If you could describe mediation briefly, it would probably be, the fine art of avoiding lawsuits.
There are hundreds of reasons why you should pick mediation instead of initiating a lawsuit – and we’re going to go through all of them together. But before, let me give you a more thorough definition of what mediation means.
What does ‘Mediation’ actually mean?
In simpler terms, mediation equals dispute resolution. If two parties are contradicting each other, a mediator would come in to solve the problem amicably. This person serves as a third, non-biased party, and ultimately negotiates the conflict. A mediator must listen carefully to what he or she is presented with and try to find a solution to the problem at hand.
How can you become a Mediator?
To pursue the mediation track, you must complete mediation training, which can be a lengthy process. Two of the best training schools are the Mediation Training Institute and the National Conflict Resolution Center. If you want to take the private route, you can pick this option. However, the program cost will probably be pricier.
After you’ve completed the training program, it’s time to get your mediation certification. Here, you must actively participate in mediation sessions and learn from your superiors. The best essay writers in the legal domain are mediators by profession, so you can consult with them too. You must assist someone for about a year before you can work independently, so reaching out to these services could be an option.
What qualities does a Mediator have?
No one is born a mediator – if you want to be successful at your job, you’ll have to develop specific characteristics. So… which ones?
- Trustworthiness. As a mediator, you must inspire trust to guide the conflicting parties. You should also act as an authority figure and have power over the conversation.
- Ethics. You cannot be a good mediator without being ethical. You cannot cross boundaries and go overboard with personal matters. There is a professional line that should be kept untouched.
- Humbleness. Being self-aware and also understanding is critical for any mediator. Without awareness of your own issues, you won’t be able to help others understand theirs.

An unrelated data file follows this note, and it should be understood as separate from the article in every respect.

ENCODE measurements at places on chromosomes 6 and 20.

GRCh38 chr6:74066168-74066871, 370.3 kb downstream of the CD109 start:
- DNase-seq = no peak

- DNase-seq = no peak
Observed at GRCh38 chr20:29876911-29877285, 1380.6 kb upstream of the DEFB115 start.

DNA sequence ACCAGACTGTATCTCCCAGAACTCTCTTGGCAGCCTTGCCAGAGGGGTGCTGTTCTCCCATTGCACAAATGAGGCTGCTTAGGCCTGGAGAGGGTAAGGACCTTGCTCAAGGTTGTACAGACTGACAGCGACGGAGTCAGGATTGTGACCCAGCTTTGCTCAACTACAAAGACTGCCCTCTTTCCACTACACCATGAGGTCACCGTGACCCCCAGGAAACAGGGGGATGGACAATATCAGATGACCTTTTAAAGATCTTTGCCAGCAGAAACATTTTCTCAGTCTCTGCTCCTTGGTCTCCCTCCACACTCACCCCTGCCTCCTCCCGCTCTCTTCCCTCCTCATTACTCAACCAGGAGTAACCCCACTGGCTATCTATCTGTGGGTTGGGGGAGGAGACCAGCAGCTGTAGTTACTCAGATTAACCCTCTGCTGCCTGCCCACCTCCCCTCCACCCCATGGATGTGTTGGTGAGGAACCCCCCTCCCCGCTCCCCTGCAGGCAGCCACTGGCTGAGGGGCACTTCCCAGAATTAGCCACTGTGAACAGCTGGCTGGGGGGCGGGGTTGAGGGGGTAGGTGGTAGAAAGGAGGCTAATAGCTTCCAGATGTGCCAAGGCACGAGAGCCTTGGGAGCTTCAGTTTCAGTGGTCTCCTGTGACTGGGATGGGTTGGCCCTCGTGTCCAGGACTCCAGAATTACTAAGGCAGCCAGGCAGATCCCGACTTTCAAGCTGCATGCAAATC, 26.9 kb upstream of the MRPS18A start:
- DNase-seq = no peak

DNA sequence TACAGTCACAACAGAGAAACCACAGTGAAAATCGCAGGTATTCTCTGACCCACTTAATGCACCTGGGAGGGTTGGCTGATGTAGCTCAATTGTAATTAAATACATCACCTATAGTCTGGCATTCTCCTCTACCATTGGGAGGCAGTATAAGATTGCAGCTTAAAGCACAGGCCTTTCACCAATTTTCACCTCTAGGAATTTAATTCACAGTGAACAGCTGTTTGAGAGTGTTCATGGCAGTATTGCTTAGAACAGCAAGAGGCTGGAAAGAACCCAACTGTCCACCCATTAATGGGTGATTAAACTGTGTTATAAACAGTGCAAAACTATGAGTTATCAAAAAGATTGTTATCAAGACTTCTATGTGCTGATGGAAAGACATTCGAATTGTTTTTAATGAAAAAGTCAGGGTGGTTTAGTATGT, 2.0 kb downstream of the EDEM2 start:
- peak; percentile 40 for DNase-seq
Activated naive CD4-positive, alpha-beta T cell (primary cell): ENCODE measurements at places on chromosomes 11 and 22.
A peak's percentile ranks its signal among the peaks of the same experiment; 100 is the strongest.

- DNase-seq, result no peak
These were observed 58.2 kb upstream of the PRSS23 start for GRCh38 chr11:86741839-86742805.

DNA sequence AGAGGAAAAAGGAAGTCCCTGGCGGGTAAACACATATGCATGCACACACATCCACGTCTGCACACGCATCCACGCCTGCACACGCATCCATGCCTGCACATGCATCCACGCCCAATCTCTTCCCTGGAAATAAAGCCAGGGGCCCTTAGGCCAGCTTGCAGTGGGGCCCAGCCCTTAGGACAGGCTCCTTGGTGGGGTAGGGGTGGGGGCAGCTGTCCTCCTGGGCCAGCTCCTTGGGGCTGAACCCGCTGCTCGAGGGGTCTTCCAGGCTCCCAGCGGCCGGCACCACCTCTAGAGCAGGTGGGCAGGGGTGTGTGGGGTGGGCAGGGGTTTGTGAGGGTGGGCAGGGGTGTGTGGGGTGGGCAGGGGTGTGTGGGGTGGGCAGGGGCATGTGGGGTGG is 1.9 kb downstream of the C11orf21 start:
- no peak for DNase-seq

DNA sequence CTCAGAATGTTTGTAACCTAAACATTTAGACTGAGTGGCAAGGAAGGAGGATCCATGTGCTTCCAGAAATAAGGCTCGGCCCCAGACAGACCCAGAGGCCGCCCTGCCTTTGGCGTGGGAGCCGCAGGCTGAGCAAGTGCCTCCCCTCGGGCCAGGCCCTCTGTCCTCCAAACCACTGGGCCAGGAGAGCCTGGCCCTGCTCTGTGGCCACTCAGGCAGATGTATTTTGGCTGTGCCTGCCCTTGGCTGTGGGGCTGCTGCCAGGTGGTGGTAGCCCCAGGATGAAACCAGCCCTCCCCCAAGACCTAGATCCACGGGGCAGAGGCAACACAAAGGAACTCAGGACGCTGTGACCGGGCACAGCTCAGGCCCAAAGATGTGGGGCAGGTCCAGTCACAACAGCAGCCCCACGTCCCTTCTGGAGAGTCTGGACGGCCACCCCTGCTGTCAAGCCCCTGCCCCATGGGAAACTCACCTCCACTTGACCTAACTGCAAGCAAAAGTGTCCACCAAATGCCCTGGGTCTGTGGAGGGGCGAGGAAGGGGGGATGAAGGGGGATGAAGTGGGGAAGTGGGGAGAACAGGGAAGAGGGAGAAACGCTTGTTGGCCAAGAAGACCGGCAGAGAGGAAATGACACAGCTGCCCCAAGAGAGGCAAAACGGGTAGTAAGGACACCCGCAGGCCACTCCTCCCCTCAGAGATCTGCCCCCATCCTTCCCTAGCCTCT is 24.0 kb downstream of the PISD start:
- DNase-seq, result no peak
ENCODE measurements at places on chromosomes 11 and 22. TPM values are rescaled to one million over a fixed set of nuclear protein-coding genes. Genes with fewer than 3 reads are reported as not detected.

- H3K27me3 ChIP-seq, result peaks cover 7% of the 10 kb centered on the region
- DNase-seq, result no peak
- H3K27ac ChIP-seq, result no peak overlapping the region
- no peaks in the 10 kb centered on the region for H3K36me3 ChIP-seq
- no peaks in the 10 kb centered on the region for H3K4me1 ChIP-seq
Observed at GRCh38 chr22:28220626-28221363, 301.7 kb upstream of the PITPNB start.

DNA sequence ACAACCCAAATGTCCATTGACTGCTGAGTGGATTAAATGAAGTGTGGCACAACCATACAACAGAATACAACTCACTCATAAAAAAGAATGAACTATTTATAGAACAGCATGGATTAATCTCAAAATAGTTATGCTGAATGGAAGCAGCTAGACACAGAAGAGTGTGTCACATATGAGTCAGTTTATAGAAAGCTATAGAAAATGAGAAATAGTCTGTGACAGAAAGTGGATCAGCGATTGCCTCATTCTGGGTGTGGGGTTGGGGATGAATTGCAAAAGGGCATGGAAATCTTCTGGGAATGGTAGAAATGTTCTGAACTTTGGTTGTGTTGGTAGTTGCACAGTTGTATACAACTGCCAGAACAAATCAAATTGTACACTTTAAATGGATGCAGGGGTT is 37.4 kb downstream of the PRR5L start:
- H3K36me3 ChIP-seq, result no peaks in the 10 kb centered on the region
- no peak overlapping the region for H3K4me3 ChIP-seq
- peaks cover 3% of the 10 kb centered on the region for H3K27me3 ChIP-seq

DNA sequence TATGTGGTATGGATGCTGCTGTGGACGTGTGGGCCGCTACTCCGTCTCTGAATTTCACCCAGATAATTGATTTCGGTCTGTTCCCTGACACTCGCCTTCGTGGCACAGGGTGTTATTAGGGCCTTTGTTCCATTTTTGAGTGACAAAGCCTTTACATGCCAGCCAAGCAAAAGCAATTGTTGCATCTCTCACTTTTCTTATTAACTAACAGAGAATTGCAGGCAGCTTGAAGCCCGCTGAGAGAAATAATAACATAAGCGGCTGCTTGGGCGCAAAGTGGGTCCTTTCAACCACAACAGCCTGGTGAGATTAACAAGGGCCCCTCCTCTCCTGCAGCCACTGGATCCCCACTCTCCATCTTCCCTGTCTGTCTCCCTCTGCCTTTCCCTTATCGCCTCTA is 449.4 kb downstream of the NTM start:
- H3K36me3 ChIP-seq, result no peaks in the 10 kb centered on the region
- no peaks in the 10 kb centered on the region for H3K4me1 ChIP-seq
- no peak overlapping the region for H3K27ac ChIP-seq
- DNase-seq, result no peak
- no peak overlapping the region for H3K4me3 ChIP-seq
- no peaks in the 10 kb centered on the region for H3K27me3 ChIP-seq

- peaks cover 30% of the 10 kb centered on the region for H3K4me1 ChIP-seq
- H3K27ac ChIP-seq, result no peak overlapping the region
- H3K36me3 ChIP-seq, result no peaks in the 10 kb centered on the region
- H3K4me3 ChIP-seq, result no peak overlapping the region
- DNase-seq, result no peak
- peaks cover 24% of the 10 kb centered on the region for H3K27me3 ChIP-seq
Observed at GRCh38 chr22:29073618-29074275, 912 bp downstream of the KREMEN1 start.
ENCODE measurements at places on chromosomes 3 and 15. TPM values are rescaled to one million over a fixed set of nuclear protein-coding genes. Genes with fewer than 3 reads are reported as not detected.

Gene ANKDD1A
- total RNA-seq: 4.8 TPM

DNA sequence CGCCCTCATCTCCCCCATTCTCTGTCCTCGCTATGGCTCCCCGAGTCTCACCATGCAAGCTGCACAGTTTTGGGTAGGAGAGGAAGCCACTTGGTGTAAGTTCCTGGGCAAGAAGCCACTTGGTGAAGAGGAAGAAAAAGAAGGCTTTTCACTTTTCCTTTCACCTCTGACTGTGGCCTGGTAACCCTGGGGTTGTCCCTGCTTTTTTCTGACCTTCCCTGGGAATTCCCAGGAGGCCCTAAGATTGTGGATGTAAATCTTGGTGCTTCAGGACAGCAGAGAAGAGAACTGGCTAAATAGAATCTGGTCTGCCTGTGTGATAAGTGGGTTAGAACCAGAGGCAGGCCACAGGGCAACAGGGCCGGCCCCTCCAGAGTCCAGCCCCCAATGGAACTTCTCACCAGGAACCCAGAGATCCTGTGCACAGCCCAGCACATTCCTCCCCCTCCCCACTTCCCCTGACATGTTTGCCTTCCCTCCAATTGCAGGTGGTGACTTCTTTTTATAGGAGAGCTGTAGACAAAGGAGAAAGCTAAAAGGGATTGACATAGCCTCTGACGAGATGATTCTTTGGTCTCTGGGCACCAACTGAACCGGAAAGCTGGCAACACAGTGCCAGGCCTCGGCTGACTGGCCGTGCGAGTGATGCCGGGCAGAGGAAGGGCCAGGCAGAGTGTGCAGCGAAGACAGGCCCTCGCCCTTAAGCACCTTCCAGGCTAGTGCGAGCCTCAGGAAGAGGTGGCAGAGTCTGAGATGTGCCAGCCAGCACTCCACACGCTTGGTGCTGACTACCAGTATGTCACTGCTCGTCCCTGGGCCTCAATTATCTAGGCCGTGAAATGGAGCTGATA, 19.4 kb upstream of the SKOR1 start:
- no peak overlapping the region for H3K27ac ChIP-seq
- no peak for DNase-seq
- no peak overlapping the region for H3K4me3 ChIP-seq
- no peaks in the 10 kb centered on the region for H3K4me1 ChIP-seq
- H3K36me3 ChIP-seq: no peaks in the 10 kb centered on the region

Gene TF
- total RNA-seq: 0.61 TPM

- Non-judgmental behavior. You must act as a judge, but you should not judge the people. You should judge the facts. So, don’t be biased.
- Empathy and patience. As a mediator, you must put yourself in your clients’ shoes. Without the right amount of patience and empathy, you won’t strive.
- Rational thinking. However, you should not let yourself be guided by your emotions. Critical thinking is essential to solving the issue at hand, so make sure you stay emotionally neutral.
Mediation vs Litigation
Time is money – and both of these resources are extremely important. Litigation takes away a wide range of resources from both parties. Meditation is the middle ground, the safe space where no one gets hurt. By pursuing mediation instead of a trial, you can save up both time and money.
If you choose mediation before taking the legal route, you’ll have the chance to expose your opinion to a neutral party. And you won’t have to spend money on litigation with the risk of losing. In fact, telling your story to the mediator might help you settle much easier; and your conflicting party might feel the same. Litigation is super-expensive in comparison to mediation. Mediation costs are low – so why not try this route before anything else?
Do you have to mediate?
It really depends on where you’re located. Some courts might make you mediate while others might not. In any case, court cases can take long to process, so mediation is still more efficient at the end of the day. You’ll solve your legal problems quicker if you take this route, and you’ll avoid the costly litigation process which can take up to four or five years.
How can someone start a meditation process?
First, figure out what the problem is, and which two parties are involved. Is it business to business or person to business? Is it person to person?
Second, ask a mediator to check out your case. Check to see if they possess all the important qualities presented above – are they neutral, non-judgmental, humble, empathic, etc.?
Third, select your mediator based on their expertise. Are they specialized in business practices or family law? What exactly do you need?
Fourth, go in and solve the issue at hand in a timely manner.
What if mediation doesn’t work for me?
If mediation doesn’t work, you can also take the legal route. Know that in the U.S., mediators cannot be forced to testify. Your conversation is strictly confidential, so you have absolutely nothing to worry about.
How can I engage in a successful mediation session?
If you’re the mediator, get your certification and develop the intrinsic qualities presented above. If you’re the client, trust the mediator and openly try to reach a settlement. Work with your mediators, as they’ll also work with you – and for you. Avoid spending time and money on litigation. Save those resources for other activities.